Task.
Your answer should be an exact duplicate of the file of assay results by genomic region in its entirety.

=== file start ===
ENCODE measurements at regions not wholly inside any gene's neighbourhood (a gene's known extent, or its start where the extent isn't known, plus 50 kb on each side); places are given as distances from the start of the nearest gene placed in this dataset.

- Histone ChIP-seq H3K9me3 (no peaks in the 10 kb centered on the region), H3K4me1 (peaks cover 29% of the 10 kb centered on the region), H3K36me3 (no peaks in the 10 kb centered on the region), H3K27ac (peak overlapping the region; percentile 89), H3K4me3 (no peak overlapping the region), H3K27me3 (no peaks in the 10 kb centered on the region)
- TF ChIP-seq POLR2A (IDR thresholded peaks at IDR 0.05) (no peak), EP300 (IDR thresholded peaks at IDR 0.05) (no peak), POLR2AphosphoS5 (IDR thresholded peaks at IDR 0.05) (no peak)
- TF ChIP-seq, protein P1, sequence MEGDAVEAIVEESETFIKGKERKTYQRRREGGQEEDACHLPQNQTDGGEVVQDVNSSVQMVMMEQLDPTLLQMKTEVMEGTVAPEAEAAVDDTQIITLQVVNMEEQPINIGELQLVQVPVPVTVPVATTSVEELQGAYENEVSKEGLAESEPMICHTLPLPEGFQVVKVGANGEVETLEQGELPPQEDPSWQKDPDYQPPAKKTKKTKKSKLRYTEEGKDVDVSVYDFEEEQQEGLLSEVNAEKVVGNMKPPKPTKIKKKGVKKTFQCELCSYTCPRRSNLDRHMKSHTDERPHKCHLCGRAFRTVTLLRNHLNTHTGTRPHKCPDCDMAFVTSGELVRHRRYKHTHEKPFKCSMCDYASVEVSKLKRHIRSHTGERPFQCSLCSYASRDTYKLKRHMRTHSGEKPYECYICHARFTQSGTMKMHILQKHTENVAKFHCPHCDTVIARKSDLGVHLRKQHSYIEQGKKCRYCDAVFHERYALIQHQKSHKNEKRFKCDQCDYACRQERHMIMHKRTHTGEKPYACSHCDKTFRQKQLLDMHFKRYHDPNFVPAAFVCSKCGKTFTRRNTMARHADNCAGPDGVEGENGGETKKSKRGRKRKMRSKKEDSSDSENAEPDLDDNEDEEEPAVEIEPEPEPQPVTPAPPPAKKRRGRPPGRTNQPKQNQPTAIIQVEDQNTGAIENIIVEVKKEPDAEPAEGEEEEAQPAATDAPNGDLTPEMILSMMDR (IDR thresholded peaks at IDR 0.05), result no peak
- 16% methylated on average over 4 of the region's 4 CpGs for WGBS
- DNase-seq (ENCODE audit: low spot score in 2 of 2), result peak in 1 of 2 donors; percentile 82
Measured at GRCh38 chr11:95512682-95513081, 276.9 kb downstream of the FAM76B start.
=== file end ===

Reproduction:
ENCODE measurements at regions not wholly inside any gene's neighbourhood (a gene's known extent, or its start where the extent isn't known, plus 50 kb on each side); places are given as distances from the start of the nearest gene placed in this dataset.

- Histone ChIP-seq H3K9me3 (no peaks in the 10 kb centered on the region), H3K4me1 (peaks cover 29% of the 10 kb centered on the region), H3K36me3 (no peaks in the 10 kb centered on the region), H3K27ac (peak overlapping the region; percentile 89), H3K4me3 (no peak overlapping the region), H3K27me3 (no peaks in the 10 kb centered on the region)
- TF ChIP-seq POLR2A (IDR thresholded peaks at IDR 0.05) (no peak), EP300 (IDR thresholded peaks at IDR 0.05) (no peak), POLR2AphosphoS5 (IDR thresholded peaks at IDR 0.05) (no peak)
- TF ChIP-seq, protein P1, sequence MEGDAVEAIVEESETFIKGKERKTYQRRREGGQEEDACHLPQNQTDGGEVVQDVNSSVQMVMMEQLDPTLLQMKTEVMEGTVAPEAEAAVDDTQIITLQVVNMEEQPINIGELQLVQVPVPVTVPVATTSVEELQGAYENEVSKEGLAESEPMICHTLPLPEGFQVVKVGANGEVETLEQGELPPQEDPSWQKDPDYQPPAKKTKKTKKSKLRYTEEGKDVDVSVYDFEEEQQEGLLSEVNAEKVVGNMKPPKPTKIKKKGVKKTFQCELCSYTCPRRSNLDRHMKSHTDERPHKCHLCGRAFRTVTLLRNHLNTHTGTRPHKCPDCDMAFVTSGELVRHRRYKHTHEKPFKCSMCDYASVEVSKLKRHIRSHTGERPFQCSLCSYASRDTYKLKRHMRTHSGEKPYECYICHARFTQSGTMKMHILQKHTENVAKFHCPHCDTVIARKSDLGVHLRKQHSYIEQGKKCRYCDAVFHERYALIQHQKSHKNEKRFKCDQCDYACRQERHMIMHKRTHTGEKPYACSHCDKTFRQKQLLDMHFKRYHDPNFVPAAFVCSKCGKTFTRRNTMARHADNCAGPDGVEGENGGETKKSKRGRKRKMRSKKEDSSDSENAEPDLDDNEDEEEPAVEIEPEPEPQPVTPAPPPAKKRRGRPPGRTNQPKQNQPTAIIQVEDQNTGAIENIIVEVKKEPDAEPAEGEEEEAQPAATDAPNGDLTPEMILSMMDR (IDR thresholded peaks at IDR 0.05), result no peak
- 16% methylated on average over 4 of the region's 4 CpGs for WGBS
- DNase-seq (ENCODE audit: low spot score in 2 of 2), result peak in 1 of 2 donors; percentile 82
Measured at GRCh38 chr11:95512682-95513081, 276.9 kb downstream of the FAM76B start.